Population features 2DM+ (n=74) 2DM- (n=285) T/χ2 P
BMI 20.94 ± 3.30 19.36 ± 2.61 4.39 <0.01
Gender     0.57 >0.05
M 55 (74.3) 199 (69.8)    
F 19 (25.7) 86 (30.2)    
Age     25.28 <0.01
18~34 6 (8.1) 98 (34.4)    
35~54 37 (50.0) 129 (45.3)    
55~ 31 (41.9) 58 (20.4)    
Drinking history     21.78 <0.01
Yes 33 (45.2) 54 (18.9)    
No 40 (54.8) 231(81.1)    
Combining with liver disease     9.34 0.002
Yes 18 (24.7) 31 (10.9)    
No 55 (75.3) 254 (89.1)    
Combing with renal disease     5.56 0.033
Yes 5 (6.8) 5 (1.8)    
No 68 (93.2) 280 (98.2)    
First or re-treatment     3.86 0.049
First treatment 26 (35.1) 68 (23.9)    
Re-treatment 48 (64.9) 217 (76.1)    
Pre-treatment sputum smear     1.83 0.176
Positive 32 (43.2) 99 (34.7)    
Negative 42 (56.8) 186 (65.3)    
Resistant to levofloxacin     2.8 0.246
Yes 9 (12.2) 65 (11.6)    
No 32 (43.2) 137 (48.1)    
Pulmonary cavity     6.77 0.009
Yes 45 125    
No 29 160    

Table 1: Demographic and clinical characteristics of MDR-TB patients with and without DM, Wuhan, 2006-2014.

Treatment outcomes

The overall treatment success rate in these 359 MDR-TB patients was 74.7%, among whom Group 2DM+ had 32 unsuccessful cases, a cure rate of 56.8%; 59 cases in Group 2DM- were unsuccessful, a cure rate of 79.3%. The success rate in Group 2DM+ was much lower than Group 2DM-, and the difference was statistically significant (χ2=15.76, P<0.05) (Table 3).

The sputum negative conversion rate

There were no significant differences in the sputum negative conversion rates between Group 2DM+ and Group 2DM- at 2 and 6 months (χ2=5.61 and 0.41, respectively, P>0.05); however, at 12 months, 59 cases in Group 2DM+ were negative, and 242 cases in Group 2DM- were negative, a statistically significant difference (χ2=8.78, P<0.05) (Table 2).

  Sum (n=359) 2DM+ (n=74 (%)) 2DM- (n=285 (%)) χ2 P
Negative 303 66 (89.2) 237 (83.2) 5.61 0.06
Positive 49 5 (6.8) 44 (15.4)    
No sputum retained 7 3 (4.1) 4 (1.4)    
Negative 302 64 (86.5) 238 (83.5) 0.41 0.815
Positive 16 3 (4.1) 13 (4.6)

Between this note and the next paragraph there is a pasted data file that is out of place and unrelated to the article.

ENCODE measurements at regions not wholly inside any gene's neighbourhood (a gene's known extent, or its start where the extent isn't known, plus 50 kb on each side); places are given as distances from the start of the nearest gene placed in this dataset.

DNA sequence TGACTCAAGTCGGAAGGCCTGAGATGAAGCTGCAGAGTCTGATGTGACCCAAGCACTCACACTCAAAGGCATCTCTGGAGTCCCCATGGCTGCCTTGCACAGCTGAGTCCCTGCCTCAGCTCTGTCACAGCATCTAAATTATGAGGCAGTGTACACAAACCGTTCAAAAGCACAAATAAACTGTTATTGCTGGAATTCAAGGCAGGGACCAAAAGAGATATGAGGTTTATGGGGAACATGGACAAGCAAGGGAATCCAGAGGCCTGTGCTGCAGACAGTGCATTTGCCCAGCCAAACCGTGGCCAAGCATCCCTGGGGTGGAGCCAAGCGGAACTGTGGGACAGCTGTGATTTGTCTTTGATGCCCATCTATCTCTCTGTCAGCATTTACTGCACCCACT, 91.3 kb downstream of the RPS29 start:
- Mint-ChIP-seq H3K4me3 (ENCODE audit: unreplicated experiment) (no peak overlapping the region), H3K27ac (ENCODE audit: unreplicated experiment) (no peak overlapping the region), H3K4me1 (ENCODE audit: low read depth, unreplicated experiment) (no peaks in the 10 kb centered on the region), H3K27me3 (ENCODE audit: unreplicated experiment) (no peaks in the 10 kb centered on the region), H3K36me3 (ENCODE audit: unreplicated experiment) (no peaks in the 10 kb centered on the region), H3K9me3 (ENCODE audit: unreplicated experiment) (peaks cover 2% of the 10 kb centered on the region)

No sputum retained 41 7 (9.5) 34 (11.9)    
Negative 301 59 (79.7) 242 (84.9) 8.78 0.012
Positive 8 5 (6.8) 3 (1.1)    
No sputum retained 50 10 (13.5) 40 (14.0)    

Table 2: Smear status of sputum culture-positive MDR-TB patients with and without DM at the end of the 2nd-, 6th- and 12th-month, Wuhan, 2006-2014.

Treatment outcome 2DM+ (n=74 (%)) 2DM- (n=285 (%)0 χ2 P
Successful treatment        
Cured 42 (56.8) 226 (79.3)    
Treatment completed 0 0    
Unsuccessful treatment 32 (43.2) 59 (20.7) 15.76 0
Treatment failed 14 (18.9) 28 (9.8)    
Died 2 (2.7) 2 (0.7)    
Lost to follow up 13 (17.6) 28 (9.8)    
Not evaluated 3 (4.0) 1 (0.4)    

Table 3: Treatment outcomes for MDR-TB patients with and without DM, Wuhan, 2006-2014.

Logistic regression analysis of possible confounding variables

Taking T2DM as the dependent variable, logistic regression analysis was performed for age and sex. Single factor analysis showed that the therapeutic effect was correlated with T2DM (OR: 2.92, 95% CI: 1.70-5.02). After correction for age and sex, both T2DM and older age were correlated with a therapeutic effect (OR: 2.27, 95% CI: 1.29-3.99; OR: 0.51, 95% CI: 0.26-0.99; OR: 0.36, 95% CI: 0.17-0.76) (Table 4).

    Model 1     Model 2  
Variable OR 95% CI P OR 95% CI P
Combined diabetes
Yes 1     1    
No 2.92 1.70-5.02 <0.001 2.27 1.29-3.99 0.004
18-34 years old       1    
35-54 years old       0.51 0.26-0.99 0.049
≥ 55 years old     0.36 0.17-0.76 0.007  
Male       1    
Female       1.58 0.86-2.92 0.14

Table 4: Logistic regression analysis of effect of therapeutic effect.